On Design Evangelism
Key things evangelists do for design
This article dissects the concept of Design Evangelism, which has been relatively quiet in comparison to the developer evangelist movement. In essence, Design Evangelism involves advocating for the importance of design, educating others on design principles, collaborating with different stakeholders, and inspiring teams by visualizing future possibilities. It’s all about empowering others to recognize and embrace the value of design in product development.
The developer world has seen a recent upsurge in roles and titles such as Developer Advocate or Developer Evangelist. The vagueness of these titles has prompted questions such as “What does a developer evangelist/advocate do?” and “What in the world is a developer evangelist?” Champions of this advocacy movement have rushed to provide an answer to these burning questions, even going as far as writing The Developer Evangelist Handbook.
Yet on the design side of this spectrum, things have been remarkably quiet. While Design Operations — DesignOps for short — has enjoyed a spot in the limelight for some time now, it’s not a true design counterpart to this developer evangelist movement. Design evangelism remains relatively underexplored and underexplained. So it still begs the question:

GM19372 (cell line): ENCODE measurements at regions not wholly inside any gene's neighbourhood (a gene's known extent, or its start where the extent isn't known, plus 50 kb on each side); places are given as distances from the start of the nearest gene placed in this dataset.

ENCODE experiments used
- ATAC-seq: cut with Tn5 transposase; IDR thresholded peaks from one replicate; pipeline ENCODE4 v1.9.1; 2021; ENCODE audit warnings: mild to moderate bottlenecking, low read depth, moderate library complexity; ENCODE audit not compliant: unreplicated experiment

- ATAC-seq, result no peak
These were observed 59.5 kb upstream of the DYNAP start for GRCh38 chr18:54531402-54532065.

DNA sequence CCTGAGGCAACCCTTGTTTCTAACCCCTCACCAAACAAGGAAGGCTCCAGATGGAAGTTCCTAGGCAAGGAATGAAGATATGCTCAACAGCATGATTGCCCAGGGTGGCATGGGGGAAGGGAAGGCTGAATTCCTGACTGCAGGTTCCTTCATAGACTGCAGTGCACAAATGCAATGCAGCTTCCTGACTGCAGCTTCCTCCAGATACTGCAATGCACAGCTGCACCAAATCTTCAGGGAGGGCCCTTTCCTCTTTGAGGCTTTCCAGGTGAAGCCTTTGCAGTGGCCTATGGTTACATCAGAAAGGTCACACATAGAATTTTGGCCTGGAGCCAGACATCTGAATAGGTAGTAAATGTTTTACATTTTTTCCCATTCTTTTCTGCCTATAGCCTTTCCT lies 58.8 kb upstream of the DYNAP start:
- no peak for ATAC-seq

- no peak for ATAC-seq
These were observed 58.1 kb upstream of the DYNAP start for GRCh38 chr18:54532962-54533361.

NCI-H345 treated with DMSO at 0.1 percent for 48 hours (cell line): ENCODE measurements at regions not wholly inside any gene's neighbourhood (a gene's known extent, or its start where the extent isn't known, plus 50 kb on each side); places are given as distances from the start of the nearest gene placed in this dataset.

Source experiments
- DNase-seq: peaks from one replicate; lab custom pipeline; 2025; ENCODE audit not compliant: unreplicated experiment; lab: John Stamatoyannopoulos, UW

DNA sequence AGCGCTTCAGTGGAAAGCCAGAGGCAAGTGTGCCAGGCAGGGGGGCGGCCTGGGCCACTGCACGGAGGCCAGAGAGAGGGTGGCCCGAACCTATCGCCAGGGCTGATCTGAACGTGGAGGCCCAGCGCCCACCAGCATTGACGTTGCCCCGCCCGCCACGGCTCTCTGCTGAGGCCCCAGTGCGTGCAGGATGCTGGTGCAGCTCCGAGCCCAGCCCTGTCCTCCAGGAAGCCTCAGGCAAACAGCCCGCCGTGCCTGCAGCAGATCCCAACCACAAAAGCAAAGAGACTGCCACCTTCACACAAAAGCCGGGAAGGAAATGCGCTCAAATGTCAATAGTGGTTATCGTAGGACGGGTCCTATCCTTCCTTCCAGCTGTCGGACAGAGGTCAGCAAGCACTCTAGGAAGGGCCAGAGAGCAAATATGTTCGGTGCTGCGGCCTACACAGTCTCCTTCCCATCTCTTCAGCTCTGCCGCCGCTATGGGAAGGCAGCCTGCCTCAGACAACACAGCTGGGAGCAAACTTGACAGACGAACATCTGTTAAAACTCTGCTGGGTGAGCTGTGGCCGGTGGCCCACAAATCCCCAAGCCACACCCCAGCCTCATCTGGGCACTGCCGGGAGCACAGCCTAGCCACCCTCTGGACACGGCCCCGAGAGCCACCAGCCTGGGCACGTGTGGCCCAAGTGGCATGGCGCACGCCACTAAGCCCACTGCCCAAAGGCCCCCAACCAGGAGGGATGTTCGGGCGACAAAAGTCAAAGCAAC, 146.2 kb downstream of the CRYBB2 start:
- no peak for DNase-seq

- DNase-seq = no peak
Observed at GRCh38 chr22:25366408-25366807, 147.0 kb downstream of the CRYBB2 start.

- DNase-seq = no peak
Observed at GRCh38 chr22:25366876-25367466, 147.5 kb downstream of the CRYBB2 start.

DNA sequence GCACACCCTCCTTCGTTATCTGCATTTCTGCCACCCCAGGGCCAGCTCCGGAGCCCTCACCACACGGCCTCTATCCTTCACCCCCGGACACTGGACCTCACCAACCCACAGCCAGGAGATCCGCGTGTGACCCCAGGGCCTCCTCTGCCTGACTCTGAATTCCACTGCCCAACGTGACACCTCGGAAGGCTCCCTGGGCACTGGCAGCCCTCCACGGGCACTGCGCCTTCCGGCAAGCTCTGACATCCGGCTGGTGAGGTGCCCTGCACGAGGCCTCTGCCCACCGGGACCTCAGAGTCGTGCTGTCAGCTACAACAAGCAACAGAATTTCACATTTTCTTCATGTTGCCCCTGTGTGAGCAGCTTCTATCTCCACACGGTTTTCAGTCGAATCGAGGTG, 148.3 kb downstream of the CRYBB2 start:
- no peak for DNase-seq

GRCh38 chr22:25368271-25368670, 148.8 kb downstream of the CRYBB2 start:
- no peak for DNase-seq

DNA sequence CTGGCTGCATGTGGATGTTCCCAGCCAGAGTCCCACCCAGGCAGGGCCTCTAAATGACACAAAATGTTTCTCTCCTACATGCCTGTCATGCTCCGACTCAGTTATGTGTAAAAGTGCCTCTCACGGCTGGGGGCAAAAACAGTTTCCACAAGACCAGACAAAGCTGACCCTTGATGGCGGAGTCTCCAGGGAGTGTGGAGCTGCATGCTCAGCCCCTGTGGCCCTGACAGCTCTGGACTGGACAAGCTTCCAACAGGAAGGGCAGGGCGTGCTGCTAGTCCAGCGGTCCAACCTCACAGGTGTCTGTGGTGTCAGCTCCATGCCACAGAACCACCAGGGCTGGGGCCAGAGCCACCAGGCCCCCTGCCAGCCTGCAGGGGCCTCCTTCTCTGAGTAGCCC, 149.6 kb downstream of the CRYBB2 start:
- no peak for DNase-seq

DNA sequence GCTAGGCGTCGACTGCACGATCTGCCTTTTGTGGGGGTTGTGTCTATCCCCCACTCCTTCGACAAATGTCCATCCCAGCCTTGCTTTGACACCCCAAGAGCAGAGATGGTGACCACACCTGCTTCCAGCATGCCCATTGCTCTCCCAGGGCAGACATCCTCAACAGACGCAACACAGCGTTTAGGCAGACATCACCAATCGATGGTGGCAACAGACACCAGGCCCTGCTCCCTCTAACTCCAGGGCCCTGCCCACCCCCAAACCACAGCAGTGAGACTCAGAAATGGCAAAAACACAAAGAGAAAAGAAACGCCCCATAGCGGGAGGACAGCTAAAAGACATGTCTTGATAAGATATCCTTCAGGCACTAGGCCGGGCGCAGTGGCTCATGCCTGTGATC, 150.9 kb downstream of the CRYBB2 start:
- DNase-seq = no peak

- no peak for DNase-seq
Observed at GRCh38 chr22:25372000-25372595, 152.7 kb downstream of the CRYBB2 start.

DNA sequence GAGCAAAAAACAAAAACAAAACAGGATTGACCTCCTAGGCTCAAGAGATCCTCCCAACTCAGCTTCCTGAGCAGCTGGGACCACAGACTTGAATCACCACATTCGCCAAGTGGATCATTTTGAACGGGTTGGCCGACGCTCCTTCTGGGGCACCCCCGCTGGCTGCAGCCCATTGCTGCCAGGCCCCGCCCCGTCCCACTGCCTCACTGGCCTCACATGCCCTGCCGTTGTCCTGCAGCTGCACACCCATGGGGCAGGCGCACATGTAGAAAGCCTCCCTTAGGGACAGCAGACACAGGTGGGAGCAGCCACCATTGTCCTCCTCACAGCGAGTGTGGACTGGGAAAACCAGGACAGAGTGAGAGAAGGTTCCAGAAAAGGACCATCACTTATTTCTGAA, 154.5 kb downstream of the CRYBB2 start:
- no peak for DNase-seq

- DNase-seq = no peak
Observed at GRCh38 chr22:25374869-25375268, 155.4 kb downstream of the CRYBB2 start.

What in the world is Design Evangelism?
The title of Design Evangelist might sound like one of those startup-only titles that don’t really describe anything about this role and still leave us wondering what these people actually do. Even for those who might be familiar or have met someone with the title of Developer or Designer Evangelist, it might still be hard to truly understand what someone who calls themselves an evangelist actually does.
To clear up the confusion around the concept of Design Evangelism, let’s start from the bottom — the foundations of what evangelism means in tech — and work our way up to evangelism in the context of design.